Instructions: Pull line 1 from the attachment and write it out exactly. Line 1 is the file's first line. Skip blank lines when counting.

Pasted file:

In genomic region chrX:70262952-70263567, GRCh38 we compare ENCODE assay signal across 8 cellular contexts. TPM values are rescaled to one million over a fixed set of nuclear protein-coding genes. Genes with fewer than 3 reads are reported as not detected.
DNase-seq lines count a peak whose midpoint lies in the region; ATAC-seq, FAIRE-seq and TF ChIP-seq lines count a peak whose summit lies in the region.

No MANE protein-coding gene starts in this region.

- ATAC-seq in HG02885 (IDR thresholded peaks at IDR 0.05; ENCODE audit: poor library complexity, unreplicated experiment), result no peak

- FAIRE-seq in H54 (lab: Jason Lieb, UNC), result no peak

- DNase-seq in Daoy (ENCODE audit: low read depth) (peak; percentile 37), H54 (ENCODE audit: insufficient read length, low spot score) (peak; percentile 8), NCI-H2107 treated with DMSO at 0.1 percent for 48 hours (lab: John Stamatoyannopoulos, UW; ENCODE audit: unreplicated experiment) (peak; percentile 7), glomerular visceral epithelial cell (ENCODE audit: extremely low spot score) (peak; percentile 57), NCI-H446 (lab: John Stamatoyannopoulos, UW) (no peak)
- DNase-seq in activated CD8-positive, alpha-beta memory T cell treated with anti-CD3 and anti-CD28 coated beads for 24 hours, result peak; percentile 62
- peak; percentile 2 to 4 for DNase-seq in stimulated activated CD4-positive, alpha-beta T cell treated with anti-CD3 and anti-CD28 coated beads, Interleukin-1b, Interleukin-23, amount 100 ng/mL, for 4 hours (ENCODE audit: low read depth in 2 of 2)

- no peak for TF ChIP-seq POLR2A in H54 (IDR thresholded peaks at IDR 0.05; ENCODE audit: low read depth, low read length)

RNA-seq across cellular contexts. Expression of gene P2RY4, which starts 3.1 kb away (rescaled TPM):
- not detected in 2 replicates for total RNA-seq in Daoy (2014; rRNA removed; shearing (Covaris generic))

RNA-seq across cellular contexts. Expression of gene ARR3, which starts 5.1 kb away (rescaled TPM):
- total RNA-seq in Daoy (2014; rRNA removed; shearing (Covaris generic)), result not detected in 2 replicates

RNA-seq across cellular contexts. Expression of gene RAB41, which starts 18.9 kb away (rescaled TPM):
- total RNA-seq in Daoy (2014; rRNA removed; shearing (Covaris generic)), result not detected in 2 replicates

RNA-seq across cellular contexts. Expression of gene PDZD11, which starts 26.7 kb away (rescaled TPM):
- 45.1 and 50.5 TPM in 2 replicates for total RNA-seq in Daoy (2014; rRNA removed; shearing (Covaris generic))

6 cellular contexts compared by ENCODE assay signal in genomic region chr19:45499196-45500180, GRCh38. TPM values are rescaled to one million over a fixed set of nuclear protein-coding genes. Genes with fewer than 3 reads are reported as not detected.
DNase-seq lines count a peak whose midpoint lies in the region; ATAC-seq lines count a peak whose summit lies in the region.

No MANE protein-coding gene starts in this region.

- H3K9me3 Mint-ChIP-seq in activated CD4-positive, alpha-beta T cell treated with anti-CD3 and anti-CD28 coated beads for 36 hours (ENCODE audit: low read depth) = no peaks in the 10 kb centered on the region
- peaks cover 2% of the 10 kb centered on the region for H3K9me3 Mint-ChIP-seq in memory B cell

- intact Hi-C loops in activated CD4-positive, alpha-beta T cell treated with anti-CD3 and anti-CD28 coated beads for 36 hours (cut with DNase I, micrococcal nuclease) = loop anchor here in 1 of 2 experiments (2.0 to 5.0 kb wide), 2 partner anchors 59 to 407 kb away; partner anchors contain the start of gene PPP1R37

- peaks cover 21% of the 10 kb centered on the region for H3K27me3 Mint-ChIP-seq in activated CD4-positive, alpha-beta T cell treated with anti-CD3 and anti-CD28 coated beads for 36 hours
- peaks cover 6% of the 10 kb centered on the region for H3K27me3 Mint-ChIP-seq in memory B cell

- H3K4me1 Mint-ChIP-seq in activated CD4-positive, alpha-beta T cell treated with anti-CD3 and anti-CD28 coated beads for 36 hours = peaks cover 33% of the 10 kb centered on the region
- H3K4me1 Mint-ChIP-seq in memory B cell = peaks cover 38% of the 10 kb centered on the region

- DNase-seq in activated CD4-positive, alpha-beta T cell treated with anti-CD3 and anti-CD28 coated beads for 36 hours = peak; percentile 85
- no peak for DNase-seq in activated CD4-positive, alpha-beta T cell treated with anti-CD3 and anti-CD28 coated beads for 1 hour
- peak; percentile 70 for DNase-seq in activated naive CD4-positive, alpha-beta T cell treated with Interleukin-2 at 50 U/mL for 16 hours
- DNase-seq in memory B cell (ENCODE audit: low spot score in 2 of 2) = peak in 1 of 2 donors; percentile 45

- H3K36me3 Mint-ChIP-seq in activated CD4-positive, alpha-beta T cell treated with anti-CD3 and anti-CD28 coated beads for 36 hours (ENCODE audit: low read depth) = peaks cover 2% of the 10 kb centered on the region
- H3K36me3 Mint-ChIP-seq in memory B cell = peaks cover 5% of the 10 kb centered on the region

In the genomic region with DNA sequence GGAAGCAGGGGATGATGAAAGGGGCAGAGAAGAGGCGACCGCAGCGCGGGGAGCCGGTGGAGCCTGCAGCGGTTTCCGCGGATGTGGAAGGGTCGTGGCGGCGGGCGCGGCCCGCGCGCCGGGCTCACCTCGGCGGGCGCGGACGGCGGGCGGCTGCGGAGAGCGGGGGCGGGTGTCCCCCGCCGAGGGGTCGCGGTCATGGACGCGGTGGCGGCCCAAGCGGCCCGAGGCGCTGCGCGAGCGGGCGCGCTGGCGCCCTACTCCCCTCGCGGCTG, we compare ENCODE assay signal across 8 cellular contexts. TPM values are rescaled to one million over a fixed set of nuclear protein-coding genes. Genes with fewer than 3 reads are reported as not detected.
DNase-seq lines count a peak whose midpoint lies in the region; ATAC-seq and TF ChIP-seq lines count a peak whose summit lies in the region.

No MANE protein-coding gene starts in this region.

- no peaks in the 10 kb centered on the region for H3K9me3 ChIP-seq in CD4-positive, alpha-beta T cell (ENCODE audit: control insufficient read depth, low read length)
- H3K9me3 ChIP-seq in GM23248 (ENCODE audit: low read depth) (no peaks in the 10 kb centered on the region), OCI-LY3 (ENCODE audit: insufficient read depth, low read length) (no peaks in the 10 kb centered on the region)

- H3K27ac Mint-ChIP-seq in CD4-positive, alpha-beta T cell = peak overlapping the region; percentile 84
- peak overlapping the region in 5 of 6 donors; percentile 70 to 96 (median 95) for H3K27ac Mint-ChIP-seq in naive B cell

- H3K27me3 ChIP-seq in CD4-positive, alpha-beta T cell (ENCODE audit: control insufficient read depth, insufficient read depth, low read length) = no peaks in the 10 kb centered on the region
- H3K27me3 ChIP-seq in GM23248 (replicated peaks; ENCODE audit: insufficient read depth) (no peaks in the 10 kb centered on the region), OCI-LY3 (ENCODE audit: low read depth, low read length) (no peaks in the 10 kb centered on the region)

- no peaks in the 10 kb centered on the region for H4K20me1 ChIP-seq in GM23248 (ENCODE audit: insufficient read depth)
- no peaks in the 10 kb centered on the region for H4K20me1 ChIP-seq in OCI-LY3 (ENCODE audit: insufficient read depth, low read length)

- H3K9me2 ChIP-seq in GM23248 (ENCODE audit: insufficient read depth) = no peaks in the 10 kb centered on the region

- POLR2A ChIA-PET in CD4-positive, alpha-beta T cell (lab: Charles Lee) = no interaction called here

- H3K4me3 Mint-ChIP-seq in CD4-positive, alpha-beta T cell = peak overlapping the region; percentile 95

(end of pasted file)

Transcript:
In genomic region chrX:70262952-70263567, GRCh38 we compare ENCODE assay signal across 8 cellular contexts. TPM values are rescaled to one million over a fixed set of nuclear protein-coding genes. Genes with fewer than 3 reads are reported as not detected.